The other intervention is about the safety of malls, which are a soft target owing to the crowds. With the intention of protecting malls, especially from terrorist attacks, South District police have raised a four-member Malls Liaison Unit to take on the challenge as a special weapons and tactics (SWAT) team in any eventuality. Whilst the unit concentrates on measures to counter terrorism, it will also work against other threats, such as theft, burglary and arson. Police have deployed their commandos as behaviour officers clad in plainclothes. They are a resource for the malls they are mandated to police -- always available to militate against the threat of terrorism and making South district less vulnerable to an attack.

"These commandos, who are present among common citizens, will respond to any threat within the malls' premises. They are well-oriented with entries, exits, corridors, passages, shops, lifts, CCTV command and control rooms, basements, and approaches to every floor," the SSP said, adding that the unit has already been deployed at Dolmen Mall, Ocean Mall and The Place.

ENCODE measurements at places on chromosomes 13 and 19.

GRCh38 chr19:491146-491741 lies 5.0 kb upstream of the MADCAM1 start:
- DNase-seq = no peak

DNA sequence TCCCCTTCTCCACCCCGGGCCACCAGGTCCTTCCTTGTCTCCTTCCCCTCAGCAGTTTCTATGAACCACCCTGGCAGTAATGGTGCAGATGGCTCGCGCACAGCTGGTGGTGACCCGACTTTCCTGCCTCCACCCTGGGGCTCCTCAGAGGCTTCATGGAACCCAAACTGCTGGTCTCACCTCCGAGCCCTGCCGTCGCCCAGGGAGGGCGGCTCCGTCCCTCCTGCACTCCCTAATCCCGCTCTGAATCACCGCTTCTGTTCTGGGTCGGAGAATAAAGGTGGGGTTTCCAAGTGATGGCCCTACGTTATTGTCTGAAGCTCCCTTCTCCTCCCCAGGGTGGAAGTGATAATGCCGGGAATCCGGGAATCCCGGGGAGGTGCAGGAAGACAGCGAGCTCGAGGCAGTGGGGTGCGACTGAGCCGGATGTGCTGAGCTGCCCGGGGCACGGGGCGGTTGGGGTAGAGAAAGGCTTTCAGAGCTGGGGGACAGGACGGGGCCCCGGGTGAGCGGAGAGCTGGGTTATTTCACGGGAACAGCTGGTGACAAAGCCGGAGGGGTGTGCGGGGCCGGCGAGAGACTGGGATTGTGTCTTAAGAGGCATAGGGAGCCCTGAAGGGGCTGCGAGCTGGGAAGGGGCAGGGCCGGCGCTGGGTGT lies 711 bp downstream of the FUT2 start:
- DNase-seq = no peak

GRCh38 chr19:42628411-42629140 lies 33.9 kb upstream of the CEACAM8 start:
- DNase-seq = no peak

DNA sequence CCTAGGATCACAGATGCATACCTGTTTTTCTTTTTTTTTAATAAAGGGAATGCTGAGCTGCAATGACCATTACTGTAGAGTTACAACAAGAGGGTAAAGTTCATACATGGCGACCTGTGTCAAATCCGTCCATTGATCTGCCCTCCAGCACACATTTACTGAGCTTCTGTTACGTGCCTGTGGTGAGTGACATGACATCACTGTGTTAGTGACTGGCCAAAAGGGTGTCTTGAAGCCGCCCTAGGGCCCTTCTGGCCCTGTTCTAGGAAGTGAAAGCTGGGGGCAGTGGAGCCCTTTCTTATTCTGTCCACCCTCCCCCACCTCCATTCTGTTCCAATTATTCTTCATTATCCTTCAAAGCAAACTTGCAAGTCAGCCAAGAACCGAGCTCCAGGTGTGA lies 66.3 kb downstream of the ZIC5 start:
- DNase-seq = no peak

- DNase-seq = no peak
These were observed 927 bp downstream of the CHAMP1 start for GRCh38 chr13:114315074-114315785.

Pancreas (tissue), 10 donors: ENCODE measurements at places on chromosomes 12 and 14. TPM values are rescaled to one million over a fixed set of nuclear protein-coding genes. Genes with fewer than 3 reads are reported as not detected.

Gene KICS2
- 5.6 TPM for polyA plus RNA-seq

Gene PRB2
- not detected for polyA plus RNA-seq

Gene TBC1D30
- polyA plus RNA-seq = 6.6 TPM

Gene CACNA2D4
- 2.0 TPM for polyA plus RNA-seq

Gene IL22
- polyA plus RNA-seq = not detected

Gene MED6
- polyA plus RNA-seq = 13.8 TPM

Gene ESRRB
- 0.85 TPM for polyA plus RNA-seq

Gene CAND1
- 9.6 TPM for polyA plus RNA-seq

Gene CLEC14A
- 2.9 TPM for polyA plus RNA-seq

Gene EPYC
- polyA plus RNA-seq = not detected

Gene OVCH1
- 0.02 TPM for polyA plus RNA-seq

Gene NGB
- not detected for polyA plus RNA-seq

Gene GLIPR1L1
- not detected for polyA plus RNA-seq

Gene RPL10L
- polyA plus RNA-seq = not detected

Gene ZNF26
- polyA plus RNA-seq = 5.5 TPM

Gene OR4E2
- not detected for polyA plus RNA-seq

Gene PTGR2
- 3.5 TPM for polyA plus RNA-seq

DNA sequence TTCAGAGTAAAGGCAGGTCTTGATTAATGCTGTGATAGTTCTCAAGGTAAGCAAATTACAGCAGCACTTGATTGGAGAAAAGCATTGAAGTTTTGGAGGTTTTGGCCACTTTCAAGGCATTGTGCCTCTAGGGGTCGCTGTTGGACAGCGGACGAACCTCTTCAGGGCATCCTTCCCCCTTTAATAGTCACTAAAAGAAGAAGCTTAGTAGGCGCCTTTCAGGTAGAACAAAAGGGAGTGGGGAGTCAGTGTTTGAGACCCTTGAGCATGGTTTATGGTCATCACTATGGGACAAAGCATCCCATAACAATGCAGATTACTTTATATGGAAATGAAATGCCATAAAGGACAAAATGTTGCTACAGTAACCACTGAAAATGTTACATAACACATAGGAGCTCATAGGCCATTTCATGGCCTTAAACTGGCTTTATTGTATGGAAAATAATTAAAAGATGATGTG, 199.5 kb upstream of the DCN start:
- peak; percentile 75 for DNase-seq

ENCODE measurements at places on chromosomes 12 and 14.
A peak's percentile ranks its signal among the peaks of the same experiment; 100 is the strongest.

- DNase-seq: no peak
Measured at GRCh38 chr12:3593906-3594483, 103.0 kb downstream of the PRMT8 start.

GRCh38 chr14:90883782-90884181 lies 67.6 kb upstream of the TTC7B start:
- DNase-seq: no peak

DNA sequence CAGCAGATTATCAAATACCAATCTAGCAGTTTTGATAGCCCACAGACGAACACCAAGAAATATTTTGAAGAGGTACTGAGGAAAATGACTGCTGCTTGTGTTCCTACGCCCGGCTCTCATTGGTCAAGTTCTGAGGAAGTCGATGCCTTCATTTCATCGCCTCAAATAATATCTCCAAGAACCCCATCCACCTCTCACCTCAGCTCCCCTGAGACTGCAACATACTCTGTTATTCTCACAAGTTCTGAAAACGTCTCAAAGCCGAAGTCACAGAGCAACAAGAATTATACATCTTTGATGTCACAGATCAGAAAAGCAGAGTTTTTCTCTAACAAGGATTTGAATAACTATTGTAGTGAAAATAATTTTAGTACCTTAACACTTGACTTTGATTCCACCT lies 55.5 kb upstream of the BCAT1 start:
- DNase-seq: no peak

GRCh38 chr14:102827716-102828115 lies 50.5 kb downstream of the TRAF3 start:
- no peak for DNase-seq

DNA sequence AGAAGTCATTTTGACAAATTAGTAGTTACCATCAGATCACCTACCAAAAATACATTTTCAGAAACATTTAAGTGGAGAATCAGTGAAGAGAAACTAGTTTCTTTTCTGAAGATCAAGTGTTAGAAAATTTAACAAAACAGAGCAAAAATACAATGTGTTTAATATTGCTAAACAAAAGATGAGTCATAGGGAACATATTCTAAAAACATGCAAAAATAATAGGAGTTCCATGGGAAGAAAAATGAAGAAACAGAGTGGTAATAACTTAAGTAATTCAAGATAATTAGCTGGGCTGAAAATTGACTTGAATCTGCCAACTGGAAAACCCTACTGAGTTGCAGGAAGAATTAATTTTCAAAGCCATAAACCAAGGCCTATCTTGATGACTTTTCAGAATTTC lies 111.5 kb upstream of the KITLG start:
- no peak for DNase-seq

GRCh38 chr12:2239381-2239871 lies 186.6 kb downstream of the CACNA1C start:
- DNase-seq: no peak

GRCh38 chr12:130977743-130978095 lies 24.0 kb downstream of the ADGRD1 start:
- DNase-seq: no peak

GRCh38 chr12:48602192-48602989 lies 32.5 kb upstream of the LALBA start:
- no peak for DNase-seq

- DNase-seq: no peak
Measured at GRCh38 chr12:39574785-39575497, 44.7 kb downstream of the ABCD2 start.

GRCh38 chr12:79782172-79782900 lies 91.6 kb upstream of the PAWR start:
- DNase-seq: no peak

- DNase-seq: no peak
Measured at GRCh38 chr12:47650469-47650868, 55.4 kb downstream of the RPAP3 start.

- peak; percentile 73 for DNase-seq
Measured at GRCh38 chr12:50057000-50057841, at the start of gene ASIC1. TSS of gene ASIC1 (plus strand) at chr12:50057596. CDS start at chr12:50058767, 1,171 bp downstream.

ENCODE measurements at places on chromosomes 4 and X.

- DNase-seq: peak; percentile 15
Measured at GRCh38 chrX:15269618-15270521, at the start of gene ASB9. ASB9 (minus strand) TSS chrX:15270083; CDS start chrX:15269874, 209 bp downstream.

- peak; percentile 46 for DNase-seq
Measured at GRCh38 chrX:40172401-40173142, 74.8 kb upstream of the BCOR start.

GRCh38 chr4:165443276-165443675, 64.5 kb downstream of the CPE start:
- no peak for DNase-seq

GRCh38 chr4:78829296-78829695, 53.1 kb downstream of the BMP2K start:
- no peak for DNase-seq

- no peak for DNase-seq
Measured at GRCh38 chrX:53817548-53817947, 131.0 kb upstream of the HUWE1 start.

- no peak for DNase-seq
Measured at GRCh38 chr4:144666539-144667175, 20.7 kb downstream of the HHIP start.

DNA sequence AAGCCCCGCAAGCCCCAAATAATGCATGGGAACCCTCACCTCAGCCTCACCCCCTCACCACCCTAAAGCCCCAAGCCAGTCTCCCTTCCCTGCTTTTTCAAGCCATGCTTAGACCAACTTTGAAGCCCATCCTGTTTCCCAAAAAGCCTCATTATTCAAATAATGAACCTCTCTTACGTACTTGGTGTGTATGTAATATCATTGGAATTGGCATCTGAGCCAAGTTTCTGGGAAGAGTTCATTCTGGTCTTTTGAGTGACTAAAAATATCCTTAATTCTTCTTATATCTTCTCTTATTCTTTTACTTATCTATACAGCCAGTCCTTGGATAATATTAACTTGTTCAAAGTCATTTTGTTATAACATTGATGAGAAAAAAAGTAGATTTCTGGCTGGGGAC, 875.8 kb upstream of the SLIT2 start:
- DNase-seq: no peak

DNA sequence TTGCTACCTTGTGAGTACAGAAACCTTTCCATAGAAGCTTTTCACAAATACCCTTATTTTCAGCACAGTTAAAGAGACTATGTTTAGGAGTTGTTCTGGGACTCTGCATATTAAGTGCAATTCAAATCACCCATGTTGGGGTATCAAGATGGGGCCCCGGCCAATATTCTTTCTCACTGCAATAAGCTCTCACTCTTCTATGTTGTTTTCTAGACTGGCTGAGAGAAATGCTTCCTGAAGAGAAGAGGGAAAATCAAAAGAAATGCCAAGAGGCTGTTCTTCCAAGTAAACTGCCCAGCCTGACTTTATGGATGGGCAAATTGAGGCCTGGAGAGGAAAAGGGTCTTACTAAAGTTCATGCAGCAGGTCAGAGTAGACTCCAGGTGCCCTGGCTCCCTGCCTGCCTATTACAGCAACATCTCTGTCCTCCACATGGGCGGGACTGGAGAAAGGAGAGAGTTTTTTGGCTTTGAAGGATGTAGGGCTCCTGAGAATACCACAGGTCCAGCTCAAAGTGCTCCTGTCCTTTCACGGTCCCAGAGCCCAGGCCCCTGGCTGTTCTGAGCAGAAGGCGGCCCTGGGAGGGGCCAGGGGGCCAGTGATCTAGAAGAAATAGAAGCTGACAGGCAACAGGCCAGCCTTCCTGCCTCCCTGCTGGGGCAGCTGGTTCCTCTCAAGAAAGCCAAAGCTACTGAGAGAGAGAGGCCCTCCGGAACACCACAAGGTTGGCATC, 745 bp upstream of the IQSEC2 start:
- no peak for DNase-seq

"Mall administrations have welcomed the initiative and have provided lockers to the officers for keeping their articles under lock and key in malls," he said, adding that they would also replicate the same system in other malls.

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Community police module

The "community police module" is now a part of "Sindh Police's Curriculum Development" programme and revised the syllabus of various promotional courses such as lower school, intermediate school, and upper school for probationer assistant sub-inspectors as well.

"This course has now become compulsory for the police. From constable to inspector level, all police staffers have to pass a 100-mark subject about community policing, otherwise, they would not be promoted to the next grade," said Iqbal Detho, a human rights expert who prepared the module. He added, "The aim is to improve their professional skills and educate them on community policing philosophies". He said that they have trained all the police master trainers at training centres across Sindh so that they can now do the teaching.

The community policing module comprises around 200 pages. National and international guidelines regarding community policing, community policing in cities and police station level, protecting human rights through community policing, standard operating procedure for community policing, community policing through gender-responsive approaches and countering extremism are among the areas covered in the training module book.